OPEC said Tuesday it expected the global supply glut to ease further this year and next thanks to reductions in oil output from producers outside the cartel, particularly the United States.
Vienna: OPEC said Tuesday it expected the global supply glut to ease further this year and next thanks to reductions in oil output from producers outside the cartel, particularly the United States.
If accurate, this will be a vindication of its Saudi-led strategy since 2014 of squeezing non-OPEC suppliers by keeping production at high levels despite low prices.
In its July monthly report, the Organization of the Petroleum Exporting Countries predicted a drop in non-OPEC output to 56.0 million barrels per day (bpd) in 2016 from 57.0 million bpd in 2015.
In 2017, a further drop to 55.9 million bpd is expected, OPEC said, due in part to further falls in production by US shale oil producers, who need a higher oil price than the current $45-50 to survive.
The report gave no prediction for OPEC production but said that in June its total output rose from May by 264,000 bpd to 33.0 million bpd, according to secondary sources. In 2015 its production was 32.1 million bpd.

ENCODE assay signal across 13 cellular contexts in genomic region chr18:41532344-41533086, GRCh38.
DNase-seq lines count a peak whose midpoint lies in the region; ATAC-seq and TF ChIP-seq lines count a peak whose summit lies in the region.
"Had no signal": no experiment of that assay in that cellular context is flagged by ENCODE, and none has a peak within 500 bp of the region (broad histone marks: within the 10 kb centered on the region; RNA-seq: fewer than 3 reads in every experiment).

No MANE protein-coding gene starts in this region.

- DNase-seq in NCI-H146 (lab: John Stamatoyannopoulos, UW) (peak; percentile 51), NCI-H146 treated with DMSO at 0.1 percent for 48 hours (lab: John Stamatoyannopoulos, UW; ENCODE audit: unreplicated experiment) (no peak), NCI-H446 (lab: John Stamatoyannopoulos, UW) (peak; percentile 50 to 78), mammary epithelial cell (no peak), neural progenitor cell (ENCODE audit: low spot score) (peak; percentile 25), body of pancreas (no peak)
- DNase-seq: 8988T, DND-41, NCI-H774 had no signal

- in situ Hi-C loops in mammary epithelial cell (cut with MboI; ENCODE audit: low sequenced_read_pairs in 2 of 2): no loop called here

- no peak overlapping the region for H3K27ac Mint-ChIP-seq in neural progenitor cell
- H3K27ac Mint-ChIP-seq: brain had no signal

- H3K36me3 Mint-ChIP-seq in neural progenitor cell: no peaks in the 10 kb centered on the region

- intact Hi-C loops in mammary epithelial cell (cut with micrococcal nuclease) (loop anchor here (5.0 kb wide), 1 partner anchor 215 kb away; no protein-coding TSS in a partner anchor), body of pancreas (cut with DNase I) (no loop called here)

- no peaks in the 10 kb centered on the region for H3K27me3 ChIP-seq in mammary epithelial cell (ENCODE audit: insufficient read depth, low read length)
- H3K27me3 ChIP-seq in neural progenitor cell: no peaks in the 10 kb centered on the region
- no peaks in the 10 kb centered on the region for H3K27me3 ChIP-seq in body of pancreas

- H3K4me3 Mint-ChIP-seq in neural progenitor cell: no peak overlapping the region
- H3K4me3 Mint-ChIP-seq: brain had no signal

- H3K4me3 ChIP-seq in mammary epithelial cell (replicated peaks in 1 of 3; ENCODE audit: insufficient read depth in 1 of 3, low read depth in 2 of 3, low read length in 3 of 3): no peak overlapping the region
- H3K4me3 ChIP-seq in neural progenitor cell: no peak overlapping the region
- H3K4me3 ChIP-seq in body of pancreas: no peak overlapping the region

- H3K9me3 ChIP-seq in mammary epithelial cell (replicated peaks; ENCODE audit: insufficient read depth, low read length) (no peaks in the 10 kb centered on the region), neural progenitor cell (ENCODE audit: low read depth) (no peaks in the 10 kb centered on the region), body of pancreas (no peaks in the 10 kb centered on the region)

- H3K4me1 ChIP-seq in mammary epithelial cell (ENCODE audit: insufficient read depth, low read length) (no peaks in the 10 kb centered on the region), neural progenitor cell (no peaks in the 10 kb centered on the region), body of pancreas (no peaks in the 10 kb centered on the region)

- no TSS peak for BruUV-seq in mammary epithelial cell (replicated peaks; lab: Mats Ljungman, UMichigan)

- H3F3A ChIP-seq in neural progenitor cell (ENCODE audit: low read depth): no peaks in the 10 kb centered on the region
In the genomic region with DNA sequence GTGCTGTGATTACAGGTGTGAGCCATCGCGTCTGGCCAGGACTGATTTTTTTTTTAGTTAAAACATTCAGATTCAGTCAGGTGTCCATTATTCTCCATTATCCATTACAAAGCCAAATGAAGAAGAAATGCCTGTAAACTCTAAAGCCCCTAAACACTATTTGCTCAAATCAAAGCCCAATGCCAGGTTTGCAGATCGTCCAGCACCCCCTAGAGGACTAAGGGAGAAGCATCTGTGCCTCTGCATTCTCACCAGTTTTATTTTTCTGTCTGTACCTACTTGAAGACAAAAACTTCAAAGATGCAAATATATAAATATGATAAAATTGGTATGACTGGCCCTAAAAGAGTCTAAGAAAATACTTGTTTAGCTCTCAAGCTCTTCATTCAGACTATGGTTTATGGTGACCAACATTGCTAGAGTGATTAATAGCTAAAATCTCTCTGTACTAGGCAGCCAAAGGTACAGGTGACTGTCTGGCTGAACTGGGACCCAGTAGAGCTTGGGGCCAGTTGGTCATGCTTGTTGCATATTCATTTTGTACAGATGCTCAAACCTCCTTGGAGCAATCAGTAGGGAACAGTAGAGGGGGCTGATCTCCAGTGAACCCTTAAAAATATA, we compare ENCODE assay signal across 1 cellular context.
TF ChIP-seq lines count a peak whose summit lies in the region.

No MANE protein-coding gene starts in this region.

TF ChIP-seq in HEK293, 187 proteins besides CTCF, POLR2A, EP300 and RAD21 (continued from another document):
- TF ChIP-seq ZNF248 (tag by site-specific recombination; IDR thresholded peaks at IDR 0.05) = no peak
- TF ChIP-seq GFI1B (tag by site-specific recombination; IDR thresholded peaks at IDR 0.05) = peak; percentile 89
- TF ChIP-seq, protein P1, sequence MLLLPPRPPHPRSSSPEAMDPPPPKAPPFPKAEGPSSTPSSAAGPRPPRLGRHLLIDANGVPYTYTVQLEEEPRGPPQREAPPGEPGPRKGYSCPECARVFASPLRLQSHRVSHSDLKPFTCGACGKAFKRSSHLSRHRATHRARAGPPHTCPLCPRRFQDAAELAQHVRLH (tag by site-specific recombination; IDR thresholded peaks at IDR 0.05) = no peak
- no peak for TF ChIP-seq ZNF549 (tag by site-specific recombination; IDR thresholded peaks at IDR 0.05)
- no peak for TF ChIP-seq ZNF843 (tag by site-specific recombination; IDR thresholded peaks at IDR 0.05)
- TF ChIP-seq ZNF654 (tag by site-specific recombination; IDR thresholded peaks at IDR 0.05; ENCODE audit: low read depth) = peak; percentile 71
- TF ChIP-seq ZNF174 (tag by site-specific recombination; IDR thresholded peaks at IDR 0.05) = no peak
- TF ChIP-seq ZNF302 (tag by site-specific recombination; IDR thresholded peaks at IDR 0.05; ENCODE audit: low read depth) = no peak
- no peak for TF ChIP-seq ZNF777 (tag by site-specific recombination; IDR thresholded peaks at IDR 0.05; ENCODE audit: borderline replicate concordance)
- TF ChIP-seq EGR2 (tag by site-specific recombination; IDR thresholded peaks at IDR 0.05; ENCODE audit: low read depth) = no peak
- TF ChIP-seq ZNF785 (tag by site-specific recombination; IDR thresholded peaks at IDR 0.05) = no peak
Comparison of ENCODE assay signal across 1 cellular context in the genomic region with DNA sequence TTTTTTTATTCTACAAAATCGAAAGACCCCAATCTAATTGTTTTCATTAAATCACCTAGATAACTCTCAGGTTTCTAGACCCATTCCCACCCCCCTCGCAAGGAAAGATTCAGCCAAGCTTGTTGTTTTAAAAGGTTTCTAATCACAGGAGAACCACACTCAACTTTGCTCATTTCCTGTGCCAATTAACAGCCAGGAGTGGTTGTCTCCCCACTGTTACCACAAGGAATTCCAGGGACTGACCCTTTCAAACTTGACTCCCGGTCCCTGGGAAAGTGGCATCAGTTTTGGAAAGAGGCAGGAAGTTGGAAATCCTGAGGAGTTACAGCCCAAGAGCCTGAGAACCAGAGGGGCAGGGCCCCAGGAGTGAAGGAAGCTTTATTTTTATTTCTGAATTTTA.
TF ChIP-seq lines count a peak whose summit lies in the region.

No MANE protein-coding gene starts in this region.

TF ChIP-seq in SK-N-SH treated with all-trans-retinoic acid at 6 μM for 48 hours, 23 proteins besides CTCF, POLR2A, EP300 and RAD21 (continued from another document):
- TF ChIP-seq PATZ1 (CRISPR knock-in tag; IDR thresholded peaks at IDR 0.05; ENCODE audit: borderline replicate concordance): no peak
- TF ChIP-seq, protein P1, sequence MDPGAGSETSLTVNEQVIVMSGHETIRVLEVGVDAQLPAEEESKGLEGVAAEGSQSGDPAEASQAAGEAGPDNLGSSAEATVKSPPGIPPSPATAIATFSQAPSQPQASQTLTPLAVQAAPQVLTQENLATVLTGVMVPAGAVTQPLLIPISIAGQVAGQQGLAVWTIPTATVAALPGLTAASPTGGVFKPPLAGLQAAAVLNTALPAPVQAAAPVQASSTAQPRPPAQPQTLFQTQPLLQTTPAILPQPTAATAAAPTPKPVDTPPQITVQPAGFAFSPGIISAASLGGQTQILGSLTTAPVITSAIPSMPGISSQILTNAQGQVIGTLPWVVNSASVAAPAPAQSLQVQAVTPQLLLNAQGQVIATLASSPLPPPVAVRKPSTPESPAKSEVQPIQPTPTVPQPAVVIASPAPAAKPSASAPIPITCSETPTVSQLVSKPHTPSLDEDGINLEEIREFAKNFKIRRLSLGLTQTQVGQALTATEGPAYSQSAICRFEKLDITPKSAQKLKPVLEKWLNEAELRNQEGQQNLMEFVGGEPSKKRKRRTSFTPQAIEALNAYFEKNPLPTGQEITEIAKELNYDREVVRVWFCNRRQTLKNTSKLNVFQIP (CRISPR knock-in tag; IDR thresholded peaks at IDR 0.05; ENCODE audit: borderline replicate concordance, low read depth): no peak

Demand for crude produced by OPEC`s 14 members should average 33.0 million bpd in 2017, up 1.1 million bpd from 2016, OPEC predicted.
"Thus, market conditions will help remove overall excess oil stocks in 2017," it said.
Overall global demand for oil is expected to grow by 1.2 million bpd in 2016 to 94.2 million bpd, before growing at a similar rate to average around 95.3 million bpd in 2017, OPEC said.
Traditionally OPEC has cut production to boost falling prices but in the current cycle -- which saw oil prices tumble from over $100 in 2014 to almost $25 in January -- OPEC has squeezed competitors by keeping the taps open.
It took some time -- straining even Saudi Arabia`s finances, to say nothing of on-the-brink OPEC member Venezuela -- but prices earlier this year recovered to around $50, although they have eased in recent weeks.